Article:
Ahmaud Arbery: Attorney Apologises After Wanting To Limit Black People In The Courtroom
A lawyer representing one of three men accused of murdering Ahmaud Arbery has apologised after saying he didn’t want ‘any more Black pastors’ in the court room.
On Thursday, defence attorney Kevin Gough had objected to the presence of civil rights leader Al Sharpton, who attended the trial to support the family of Arbery, who was shot and killed while jogging in Brunswick, Georgia last year.
‘If we’re going to start a precedent, starting yesterday, where we’re going to bring high-profile members of the African American community into the courtroom to sit with the family during the trial in the presence of the jury, I believe that’s intimidating and it’s an attempt to pressure – could be consciously or unconsciously – an attempt to pressure or influence the jury,’ Gough said.
The attorney added that while he had ‘nothing personally against’ Sharpton, he didn’t want ‘any more Black pastors coming in here or others, Jesse Jackson, whoever was in here earlier this week, sitting with the victim’s family trying to influence a jury in this case’.
Gough was referring to civil rights leader Jesse Jackson, who has not been seen in court during the trial.
In the wake of backlash over his comments, Gough issued a formal apology in court a day later, saying, ‘I will let the court know that if my statements yesterday were overly broad, I will follow up with a more specific motion on Monday putting those concerns in the proper context. And my apologies to anyone who might have inadvertently been offended.’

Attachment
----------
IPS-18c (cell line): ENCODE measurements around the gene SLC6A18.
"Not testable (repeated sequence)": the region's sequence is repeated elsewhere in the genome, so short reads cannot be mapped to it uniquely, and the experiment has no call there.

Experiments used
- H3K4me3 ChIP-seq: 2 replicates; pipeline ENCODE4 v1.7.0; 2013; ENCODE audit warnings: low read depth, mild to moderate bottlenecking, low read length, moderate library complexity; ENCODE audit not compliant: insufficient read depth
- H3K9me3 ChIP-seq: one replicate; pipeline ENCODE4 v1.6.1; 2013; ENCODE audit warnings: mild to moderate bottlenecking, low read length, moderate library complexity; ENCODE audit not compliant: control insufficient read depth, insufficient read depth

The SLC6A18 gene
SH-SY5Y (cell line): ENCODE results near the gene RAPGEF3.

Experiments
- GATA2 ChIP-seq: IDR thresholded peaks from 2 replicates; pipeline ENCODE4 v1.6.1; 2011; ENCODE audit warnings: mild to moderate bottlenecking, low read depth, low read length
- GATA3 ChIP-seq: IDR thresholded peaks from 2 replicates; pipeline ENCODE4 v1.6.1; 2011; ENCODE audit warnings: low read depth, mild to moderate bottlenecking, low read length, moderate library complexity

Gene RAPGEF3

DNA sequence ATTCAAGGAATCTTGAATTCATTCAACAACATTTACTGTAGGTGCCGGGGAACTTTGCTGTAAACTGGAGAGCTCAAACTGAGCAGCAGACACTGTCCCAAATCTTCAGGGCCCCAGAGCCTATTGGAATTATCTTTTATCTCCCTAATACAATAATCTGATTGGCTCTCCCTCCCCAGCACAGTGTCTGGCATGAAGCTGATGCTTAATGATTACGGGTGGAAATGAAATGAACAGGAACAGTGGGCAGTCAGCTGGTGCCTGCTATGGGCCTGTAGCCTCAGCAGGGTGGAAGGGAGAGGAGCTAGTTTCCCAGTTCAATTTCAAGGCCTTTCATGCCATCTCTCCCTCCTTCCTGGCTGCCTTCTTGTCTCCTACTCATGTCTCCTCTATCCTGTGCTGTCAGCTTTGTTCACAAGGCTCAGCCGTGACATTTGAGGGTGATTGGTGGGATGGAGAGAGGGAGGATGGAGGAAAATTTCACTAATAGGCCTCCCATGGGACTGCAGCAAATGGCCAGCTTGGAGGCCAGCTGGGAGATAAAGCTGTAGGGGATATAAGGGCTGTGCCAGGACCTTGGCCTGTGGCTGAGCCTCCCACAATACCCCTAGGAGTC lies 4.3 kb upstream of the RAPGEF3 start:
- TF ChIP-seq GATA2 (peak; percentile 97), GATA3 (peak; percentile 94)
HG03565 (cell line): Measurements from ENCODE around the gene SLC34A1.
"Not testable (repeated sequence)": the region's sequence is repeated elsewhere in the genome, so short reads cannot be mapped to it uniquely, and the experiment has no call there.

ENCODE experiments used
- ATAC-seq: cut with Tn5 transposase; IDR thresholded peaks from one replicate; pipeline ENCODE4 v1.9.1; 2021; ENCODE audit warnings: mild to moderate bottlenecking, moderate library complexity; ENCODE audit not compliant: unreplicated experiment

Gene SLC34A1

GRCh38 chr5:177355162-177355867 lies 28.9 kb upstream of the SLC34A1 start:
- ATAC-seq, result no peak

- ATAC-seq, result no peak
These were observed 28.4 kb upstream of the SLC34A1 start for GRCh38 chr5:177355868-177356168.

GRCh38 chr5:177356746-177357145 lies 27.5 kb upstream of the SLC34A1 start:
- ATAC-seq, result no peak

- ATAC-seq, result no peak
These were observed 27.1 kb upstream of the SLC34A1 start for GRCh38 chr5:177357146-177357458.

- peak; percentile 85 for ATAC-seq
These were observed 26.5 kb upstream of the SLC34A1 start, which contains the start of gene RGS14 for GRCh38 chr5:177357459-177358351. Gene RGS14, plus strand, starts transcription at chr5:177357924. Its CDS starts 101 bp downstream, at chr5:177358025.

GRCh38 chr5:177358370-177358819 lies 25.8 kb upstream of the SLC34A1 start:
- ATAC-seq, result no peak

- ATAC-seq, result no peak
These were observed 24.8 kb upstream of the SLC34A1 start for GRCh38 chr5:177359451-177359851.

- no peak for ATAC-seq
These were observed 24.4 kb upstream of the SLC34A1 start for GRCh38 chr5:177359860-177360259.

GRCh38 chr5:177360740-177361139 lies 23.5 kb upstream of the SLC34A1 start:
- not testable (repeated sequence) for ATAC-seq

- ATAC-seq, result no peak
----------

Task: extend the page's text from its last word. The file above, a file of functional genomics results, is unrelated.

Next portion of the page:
According to CNN, the apology came after Judge Timothy Walmsley said that he would not ‘blanketly exclude members of the public from this courtroom’.
In comments made during a prayer vigil earlier this week, Reverend Sharpton called Arbery’s death ‘a lynching in the 21st century’, saying, ‘You still can’t jog through Brunswick without being shot down, like you are a suspect, only because of the colour of your skin.’
Gough’s comments came less than a week after the judge said that he believed the defence had been discriminatory in its selection of jurors for the trial, with only one Black person sitting on the 12-man jury.
If you have a story you want to tell, send it to UNILAD via [email protected]
Most Read StoriesMost Read